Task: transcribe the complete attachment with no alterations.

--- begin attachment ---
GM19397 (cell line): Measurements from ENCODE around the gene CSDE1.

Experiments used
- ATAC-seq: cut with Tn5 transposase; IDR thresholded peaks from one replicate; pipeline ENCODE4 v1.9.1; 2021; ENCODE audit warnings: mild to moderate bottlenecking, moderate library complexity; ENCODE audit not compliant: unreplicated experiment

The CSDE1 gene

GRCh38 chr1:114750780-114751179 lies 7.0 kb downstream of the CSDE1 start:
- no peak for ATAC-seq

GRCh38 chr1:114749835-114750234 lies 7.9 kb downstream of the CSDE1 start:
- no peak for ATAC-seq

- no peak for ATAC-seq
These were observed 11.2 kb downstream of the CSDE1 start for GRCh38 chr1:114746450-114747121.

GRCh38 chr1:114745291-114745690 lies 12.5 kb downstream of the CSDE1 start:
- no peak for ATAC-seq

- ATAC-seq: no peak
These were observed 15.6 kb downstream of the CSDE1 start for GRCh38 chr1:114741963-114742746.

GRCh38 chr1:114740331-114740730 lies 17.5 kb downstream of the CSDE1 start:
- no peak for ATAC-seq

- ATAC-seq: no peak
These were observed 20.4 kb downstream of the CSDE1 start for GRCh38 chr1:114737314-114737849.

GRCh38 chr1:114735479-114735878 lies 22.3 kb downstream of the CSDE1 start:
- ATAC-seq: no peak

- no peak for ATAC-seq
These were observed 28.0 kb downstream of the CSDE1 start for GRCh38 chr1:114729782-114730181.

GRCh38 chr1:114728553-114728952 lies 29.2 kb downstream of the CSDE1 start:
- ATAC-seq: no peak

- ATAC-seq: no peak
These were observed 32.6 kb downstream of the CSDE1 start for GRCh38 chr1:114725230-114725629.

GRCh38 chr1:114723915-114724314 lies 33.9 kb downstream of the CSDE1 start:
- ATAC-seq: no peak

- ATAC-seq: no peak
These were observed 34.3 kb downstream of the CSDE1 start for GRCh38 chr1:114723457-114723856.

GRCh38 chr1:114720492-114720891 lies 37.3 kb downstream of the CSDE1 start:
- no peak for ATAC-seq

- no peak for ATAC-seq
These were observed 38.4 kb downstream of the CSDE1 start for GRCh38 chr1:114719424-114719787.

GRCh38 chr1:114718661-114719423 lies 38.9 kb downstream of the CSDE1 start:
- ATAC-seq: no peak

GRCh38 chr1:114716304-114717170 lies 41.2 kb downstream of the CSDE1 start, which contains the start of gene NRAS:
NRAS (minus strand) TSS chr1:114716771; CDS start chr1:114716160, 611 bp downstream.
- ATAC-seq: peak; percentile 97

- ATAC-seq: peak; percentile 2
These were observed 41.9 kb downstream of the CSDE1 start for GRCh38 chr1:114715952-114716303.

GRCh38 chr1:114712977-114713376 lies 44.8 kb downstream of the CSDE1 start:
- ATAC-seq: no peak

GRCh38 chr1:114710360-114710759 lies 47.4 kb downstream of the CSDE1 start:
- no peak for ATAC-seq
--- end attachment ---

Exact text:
GM19397 (cell line): Measurements from ENCODE around the gene CSDE1.

Experiments used
- ATAC-seq: cut with Tn5 transposase; IDR thresholded peaks from one replicate; pipeline ENCODE4 v1.9.1; 2021; ENCODE audit warnings: mild to moderate bottlenecking, moderate library complexity; ENCODE audit not compliant: unreplicated experiment

The CSDE1 gene

GRCh38 chr1:114750780-114751179 lies 7.0 kb downstream of the CSDE1 start:
- no peak for ATAC-seq

GRCh38 chr1:114749835-114750234 lies 7.9 kb downstream of the CSDE1 start:
- no peak for ATAC-seq

- no peak for ATAC-seq
These were observed 11.2 kb downstream of the CSDE1 start for GRCh38 chr1:114746450-114747121.

GRCh38 chr1:114745291-114745690 lies 12.5 kb downstream of the CSDE1 start:
- no peak for ATAC-seq

- ATAC-seq: no peak
These were observed 15.6 kb downstream of the CSDE1 start for GRCh38 chr1:114741963-114742746.

GRCh38 chr1:114740331-114740730 lies 17.5 kb downstream of the CSDE1 start:
- no peak for ATAC-seq

- ATAC-seq: no peak
These were observed 20.4 kb downstream of the CSDE1 start for GRCh38 chr1:114737314-114737849.

GRCh38 chr1:114735479-114735878 lies 22.3 kb downstream of the CSDE1 start:
- ATAC-seq: no peak

- no peak for ATAC-seq
These were observed 28.0 kb downstream of the CSDE1 start for GRCh38 chr1:114729782-114730181.

GRCh38 chr1:114728553-114728952 lies 29.2 kb downstream of the CSDE1 start:
- ATAC-seq: no peak

- ATAC-seq: no peak
These were observed 32.6 kb downstream of the CSDE1 start for GRCh38 chr1:114725230-114725629.

GRCh38 chr1:114723915-114724314 lies 33.9 kb downstream of the CSDE1 start:
- ATAC-seq: no peak

- ATAC-seq: no peak
These were observed 34.3 kb downstream of the CSDE1 start for GRCh38 chr1:114723457-114723856.

GRCh38 chr1:114720492-114720891 lies 37.3 kb downstream of the CSDE1 start:
- no peak for ATAC-seq

- no peak for ATAC-seq
These were observed 38.4 kb downstream of the CSDE1 start for GRCh38 chr1:114719424-114719787.

GRCh38 chr1:114718661-114719423 lies 38.9 kb downstream of the CSDE1 start:
- ATAC-seq: no peak

GRCh38 chr1:114716304-114717170 lies 41.2 kb downstream of the CSDE1 start, which contains the start of gene NRAS:
NRAS (minus strand) TSS chr1:114716771; CDS start chr1:114716160, 611 bp downstream.
- ATAC-seq: peak; percentile 97

- ATAC-seq: peak; percentile 2
These were observed 41.9 kb downstream of the CSDE1 start for GRCh38 chr1:114715952-114716303.

GRCh38 chr1:114712977-114713376 lies 44.8 kb downstream of the CSDE1 start:
- ATAC-seq: no peak

GRCh38 chr1:114710360-114710759 lies 47.4 kb downstream of the CSDE1 start:
- no peak for ATAC-seq